Then came Game 6.

Disgraced former NBA referee Donaghy, whose credibility must surely be questioned, said this in an email about the game:

“Sacramento had the best team in the league. But the referees/league didn’t allow the better team to win.”

The game was tied at 75 entering the fourth quarter. Somewhere up in the stands, David Stern must have touched a finger to his nose, because in the final quarter, the Lakers received 27 free-throw attempts, while the Kings got just nine.

In fact, the Kings got 25 free throws in the entire game—two fewer than the Lakers shot in that final frame alone. Even still, the Kings barely lost, falling by a mere four points.

Phantom calls on the Kings. No-calls on the Lakers. It was so blatant, consumer advocate Ralph Nader sent a letter to Stern; Nader said Stern, in his response, "spoke like the head of a giant corporate dictatorship."

Perhaps Kings center Vlade Divac said it best:

“Why don’t they (the refs) just let us know beforehand? We didn’t have a chance to win.”

But the league got what they wanted: a Game 7.

You see, former CBS sports president Neal Pilson says the league cares less about matchups and more about series lengths:

"There is little financial benefit in the matchup of the teams. Ratings are a factor, but the 'conspiracy theory'...has to do with the total number of games. NBC would trade a great matchup that's a sweep in a flash for a bad matchup that goes seven games."

Seems to the NBA, more is more. So in any tightly contested game six, expect more of the same.


Michael Jordan's retirement was really a suspension

This one's a cover-up the likes of which haven't been seen since Fake Paul McCartney.

Michael Jordan's abrupt retirement before the 1994 season was attributed in large part to his grief over the tragic murder of his father. In his retirement press conference, he said he was planning to spend more time with his family.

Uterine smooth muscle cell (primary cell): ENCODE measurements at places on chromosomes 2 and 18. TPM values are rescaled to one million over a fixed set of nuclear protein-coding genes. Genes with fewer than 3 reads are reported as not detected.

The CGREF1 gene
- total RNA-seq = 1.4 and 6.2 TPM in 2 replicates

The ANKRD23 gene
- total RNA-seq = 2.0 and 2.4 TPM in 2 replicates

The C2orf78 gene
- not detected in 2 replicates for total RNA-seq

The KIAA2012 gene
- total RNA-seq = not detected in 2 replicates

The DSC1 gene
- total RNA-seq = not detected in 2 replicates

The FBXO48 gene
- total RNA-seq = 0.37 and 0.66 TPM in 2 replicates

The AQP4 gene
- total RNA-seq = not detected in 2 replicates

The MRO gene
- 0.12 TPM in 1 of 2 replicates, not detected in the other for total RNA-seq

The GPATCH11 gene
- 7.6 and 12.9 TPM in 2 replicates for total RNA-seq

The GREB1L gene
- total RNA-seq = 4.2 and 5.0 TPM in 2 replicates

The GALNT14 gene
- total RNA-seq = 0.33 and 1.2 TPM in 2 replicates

Really? Where was his family just months later, when he was swinging a bat for the minor-league Birmingham Barons? How come with all this alleged grief, he had no trouble playing baseball? (Well, he had a lot of trouble playing baseball, but you know what I mean.)

Jordan, an admitted gambler, was being investigated by the league for his rampant betting. How odd that just two days before Jordan's retirement press conference, the league announced that their five-month-long investigation into Jordan's gambling had ended without finding anything of significance.

Here's what "really" happened, according to Jordan's gambling was more virulent than anyone suspected. For example, in a 10-day period, he had allegedly lost $1.25 million betting on golf. Jordan was even spotted in an Atlantic City casino in the wee hours of the morning—when that night he had to play in Game 2 of his 1993 playoff series against the Knicks.

After reports of that Atlantic City spotting broke, Stern was questioned by NBC announcer Bob Costas about Jordan's gambling. That, plus an alleged conversation wherein Jordan was heard to say into a phone, "So you say the line is seven points"—indicating he was gambling on sports—led Stern to insist Jordan "retire" to get some help.